Leave Paris Jackson Alone


I cannot imagine how difficult Paris Jackson’s life must be. The lives of the children of the obscenely rich and famous face a unique set of challenges that can be absolutely devastating. There is undoubtedly a good reason that the children of hugely famous and successful celebrities seem to have a disproportionately high level of suicide and drug overdoses despite the wealth and fame and connections that come with being the progeny of someone our culture worships. 

Or perhaps it would be more accurate to say that the children of the massively wealthy and powerful and well-known have a disproportionately high level of suicide because of the wealth and fame and connections that come with being the progeny of someone our culture worships. 

As a child and as an adult, Michael Jackson was as wealthy, famous and connected as they come. To say that did not lead to lasting happiness or contentment would be a bit of an understatement. Being a child of massive, historic fame is a Gift and a Curse but in Jackson’s case it seems to be overwhelmingly a Curse. 

Paris Jackson is an impossible place right now. Michael Jackson’s legacy, once one of the most prestigious and lucrative in the world, is now in tatters. It has become an ugly, sordid and tragic entity that spills out messily in every direction, corrupting and contaminating everyone it touches. As Leaving Neverland reveals, Jackson was at once a victim of child abuse and a master manipulator uniquely gifted at getting people to think and behave the way he wanted. Yet a goodly percentage of the world will not be satisfied until Paris angrily denounces her own father. Paris is only twenty years old. Her life has been filled with unspeakable, inconceivable tragedy. She should be afforded the time and space to grow, to mature, to become her own person instead of lingering forever in her father’s impossibly vast, impossibly dark shadow.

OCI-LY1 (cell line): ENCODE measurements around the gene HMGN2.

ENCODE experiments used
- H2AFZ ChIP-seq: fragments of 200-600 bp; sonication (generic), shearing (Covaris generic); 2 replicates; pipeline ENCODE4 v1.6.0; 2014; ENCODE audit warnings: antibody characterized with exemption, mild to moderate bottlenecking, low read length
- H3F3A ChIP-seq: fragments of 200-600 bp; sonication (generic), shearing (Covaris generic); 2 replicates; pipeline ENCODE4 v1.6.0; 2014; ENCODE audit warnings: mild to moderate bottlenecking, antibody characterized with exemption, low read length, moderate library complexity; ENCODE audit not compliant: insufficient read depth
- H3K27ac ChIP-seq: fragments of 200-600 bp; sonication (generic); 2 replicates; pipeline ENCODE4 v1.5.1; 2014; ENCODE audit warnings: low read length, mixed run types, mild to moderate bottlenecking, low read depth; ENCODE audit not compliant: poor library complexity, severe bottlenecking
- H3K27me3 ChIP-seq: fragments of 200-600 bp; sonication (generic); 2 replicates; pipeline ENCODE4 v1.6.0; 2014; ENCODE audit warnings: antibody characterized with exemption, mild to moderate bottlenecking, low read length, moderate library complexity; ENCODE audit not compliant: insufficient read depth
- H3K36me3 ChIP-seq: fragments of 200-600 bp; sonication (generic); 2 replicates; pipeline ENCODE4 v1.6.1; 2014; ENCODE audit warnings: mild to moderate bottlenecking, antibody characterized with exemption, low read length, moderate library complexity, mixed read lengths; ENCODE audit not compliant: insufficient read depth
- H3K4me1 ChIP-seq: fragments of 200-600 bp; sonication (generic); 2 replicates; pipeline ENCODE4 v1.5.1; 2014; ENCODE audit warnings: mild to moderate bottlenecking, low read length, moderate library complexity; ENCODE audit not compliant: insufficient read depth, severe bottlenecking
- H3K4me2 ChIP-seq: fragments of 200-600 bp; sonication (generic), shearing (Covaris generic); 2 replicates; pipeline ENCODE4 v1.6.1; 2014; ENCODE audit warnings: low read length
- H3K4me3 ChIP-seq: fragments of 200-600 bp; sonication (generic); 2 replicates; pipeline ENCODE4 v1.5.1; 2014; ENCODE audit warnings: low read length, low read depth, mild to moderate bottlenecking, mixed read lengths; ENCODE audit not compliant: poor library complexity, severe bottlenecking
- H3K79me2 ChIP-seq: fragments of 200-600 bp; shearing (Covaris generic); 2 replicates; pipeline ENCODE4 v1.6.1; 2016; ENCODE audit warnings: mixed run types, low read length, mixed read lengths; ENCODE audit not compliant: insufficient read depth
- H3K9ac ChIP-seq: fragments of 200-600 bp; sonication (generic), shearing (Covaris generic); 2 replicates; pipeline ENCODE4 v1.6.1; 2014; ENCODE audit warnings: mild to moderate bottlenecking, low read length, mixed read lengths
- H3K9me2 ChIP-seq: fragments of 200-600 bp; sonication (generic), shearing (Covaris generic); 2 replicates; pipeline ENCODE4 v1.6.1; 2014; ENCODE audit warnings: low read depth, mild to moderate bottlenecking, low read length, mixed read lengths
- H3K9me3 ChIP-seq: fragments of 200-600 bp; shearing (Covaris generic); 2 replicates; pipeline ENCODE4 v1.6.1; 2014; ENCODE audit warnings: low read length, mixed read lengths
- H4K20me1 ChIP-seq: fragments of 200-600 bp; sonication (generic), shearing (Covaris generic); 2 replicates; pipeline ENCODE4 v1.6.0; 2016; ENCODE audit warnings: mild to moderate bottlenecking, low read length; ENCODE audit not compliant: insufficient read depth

The tabloid media has been going after Paris Jackson in the seedy, sordid, tragic aftermath of Leaving Neverland and the current consensus that Michael Jackson was most assuredly guilty of the crimes he was accused of over the decades. The same is true of “fans” on social media who’ve decided they know best for her by, for example, shaming her for smoking pot. Jesus, if anyone has a right to get high it’s Paris Jackson. 

Leave Paris Jackson alone. The poor woman has been through enough. She has endured tragedy upon tragedy. Do not follow the young woman around with a microphone and a video camera asking her if she thinks her dead father raped children. Don’t shame her for smoking marijuana. Don’t chase page-views with lurid stories about suicide attempts and stints in mental hospitals. 

Tabloid media, at least try to be less terrible. Try to remember that you’re dealing with real people with real, complicated, divided emotions and not just a famous name connected inextricably to someone who was once the most famous man in the world and now is perhaps the most infamous. 

If Jackson attempted suicide and was institutionalized in the aftermath of Leaving Neverland, that is nobody’s business but her own. I’m not sure unrelenting media attention and the harsh glare of the spotlight has ever done any good for anyone’s mental health but this seems like an instance where it is particularly toxic and dangerous. 


None of us have a right to tell Paris Jackson what to say or do or how to feel, about her father or anything else but we have the solemn obligation to leave her be and let heal in her own time, in her own way, on her own terms. 

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